Affordable Housing Vital
As I listened to one speaker after another expressing concerns regarding development and zoning regulations in western Loudoun at a public input session on Monday, I could not help thinking about infrastructure and affordable housing.
I am talking about housing for teachers, firefighters, police officers, health care workers, utility company workers, broadband and communication workers, postal employees and all the county, city and town employees that build, maintain and support our infrastructure throughout Loudoun County.
I fear the supervisors are failing to consider the issue of affordable housing for these folks. What, if any, are our supervisors' plans for affordable housing to keep those who support our infrastructure within county limits? It seems to me that having our infrastructure-support people traveling through gridlock from places such as Prince William and Clarke counties, the Shenandoah Valley and West Virginia is not a good thing. Eventually, all that traveling must affect them, which in turn affects their work, which in turn affects the county.
Whether it's low density, high density, no planning or smart planning, our supervisors must have a plan and a vision that includes affordable housing for the hardworking men and women and their families who build, serve and support our infrastructure.
Group School Projects
In November's bond referendum, voters will be asked to approve funding for eight school projects -- five for construction and three for renovations.
Traditionally, the bond initiative packages all the school system's projects into one question. This single question asks voters to approve the issuance of county bonds to finance the total amount needed for all the school projects. Eight of the nine Loudoun County School Board members support grouping the school projects into a single question.
This year, however, four supervisors, Eugene A. Delgaudio (R-Sterling), Bruce E. Tulloch (R-Potomac), Lori L. Waters (R-Broad Run) and D.M. "Mick" Staton Jr. (R-Sugarland Run), support separating the school bond package into eight questions, asking voters to approve the funding for each project. On Tuesday, the Board of Supervisors will decide whether to separate the projects on the ballot.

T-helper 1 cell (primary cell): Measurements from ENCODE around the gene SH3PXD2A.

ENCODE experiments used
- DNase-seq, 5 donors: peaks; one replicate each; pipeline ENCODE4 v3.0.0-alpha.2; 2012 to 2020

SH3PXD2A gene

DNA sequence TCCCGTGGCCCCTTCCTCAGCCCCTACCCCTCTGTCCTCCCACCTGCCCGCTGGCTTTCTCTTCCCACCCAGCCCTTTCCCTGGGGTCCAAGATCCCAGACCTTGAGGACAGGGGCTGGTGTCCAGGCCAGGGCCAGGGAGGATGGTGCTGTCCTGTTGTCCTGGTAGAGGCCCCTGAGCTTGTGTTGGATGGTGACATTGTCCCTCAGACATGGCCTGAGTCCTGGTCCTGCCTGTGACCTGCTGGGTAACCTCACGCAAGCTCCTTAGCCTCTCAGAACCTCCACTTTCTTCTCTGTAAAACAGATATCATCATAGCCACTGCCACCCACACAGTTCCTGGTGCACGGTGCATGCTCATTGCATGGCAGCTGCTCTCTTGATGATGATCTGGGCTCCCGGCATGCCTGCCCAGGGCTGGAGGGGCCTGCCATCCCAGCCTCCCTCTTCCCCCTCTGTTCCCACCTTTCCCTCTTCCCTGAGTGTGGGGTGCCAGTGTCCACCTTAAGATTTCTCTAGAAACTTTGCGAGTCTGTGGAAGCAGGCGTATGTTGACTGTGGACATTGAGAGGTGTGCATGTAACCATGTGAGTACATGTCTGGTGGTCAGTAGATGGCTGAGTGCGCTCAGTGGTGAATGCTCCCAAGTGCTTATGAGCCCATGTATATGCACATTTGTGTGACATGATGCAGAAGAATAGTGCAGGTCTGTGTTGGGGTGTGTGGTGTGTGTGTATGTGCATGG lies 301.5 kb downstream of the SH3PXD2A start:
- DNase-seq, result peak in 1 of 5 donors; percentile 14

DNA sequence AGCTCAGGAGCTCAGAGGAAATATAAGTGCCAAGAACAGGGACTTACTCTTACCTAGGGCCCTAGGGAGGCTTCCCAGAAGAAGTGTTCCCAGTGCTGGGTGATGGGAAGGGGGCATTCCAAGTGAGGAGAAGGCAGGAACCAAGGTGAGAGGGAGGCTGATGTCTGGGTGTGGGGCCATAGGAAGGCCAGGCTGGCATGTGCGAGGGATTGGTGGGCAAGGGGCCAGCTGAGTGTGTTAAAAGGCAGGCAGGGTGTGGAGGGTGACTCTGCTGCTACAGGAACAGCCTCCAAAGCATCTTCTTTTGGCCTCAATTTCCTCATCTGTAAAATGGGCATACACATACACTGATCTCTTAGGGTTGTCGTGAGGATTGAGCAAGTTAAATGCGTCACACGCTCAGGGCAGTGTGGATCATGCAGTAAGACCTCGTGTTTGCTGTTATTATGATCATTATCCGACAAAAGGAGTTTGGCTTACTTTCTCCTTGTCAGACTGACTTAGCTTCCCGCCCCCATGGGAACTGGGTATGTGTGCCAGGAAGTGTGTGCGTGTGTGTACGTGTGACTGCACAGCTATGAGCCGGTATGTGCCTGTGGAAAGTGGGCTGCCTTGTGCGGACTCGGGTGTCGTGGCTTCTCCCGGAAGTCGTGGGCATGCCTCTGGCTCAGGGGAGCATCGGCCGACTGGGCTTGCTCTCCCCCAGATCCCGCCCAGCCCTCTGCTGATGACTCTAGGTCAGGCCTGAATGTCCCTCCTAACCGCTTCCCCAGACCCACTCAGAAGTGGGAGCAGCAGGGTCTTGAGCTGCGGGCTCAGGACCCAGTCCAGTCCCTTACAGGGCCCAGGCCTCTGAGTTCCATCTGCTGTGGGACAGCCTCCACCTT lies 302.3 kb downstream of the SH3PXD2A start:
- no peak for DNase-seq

Critics of this "cafeteria approach" to funding believe it will pit one community against another, jeopardizing the concept of one community, one school system. The School Board thinks all eight projects are needed to maintain the quality of the public school system.
Since separating the school projects could put some or all at risk, it appears that separation would jeopardize the quality of all of our schools.
If the projects are listed as eight separate questions and one or all fail to pass, what happens? What alternative financing will the supervisors propose? Where will our children go to school? Will they be bused from overcrowded schools to schools that are under capacity? Will attendance boundaries be changed?
The supervisors need to answer these questions before casting their votes Tuesday. After all, as our leaders, they need to think ahead and consider the potential consequences of their actions. They also need to communicate their answers to us.
Susan Klimek Buckley
I'd like to thank Monica Patty and Maureen Taylor of Leesburg for confirming in their letter ["CSTA Issues," Loudoun Extra, July 10] that the group Citizens to Save the Transition Area is in fact a group of the Piedmont Environmental Council.
I'd also like to thank them for suggesting that I do better research. Unfortunately, it was difficult to comply with their directive to do a "fact check," which they averred would "show that the CSTA was the result of a community meeting at the Arcola Community Center held Jan. 19 . . . to discuss developers' requests to the county to revise the comprehensive plan in the transition area."
I called the community center, and they were kind enough to check their records for me. The records show that on Jan. 19, no event or meeting occurred in the gymnasium or the Senior Cafe.
I asked whether any classroom space had been reserved on that date by any group interested in discussing growth, and while checking those records the staffer remarked that perhaps I was thinking of the more recent meetings at Arcola Elementary and Mercer Middle schools.
A classroom space check showed that the only event at Arcola Community Center on Jan. 19 was a Spanish-language class for preschoolers.
I apologize for not doing sufficiently thorough research to be able to concede that CSTA was founded Jan. 19 at a meeting in the Arcola Community Center, but such research is rather difficult to do if the public record of the public facility in question does not support the existence of the referenced meeting.
I promise I'll keep trying.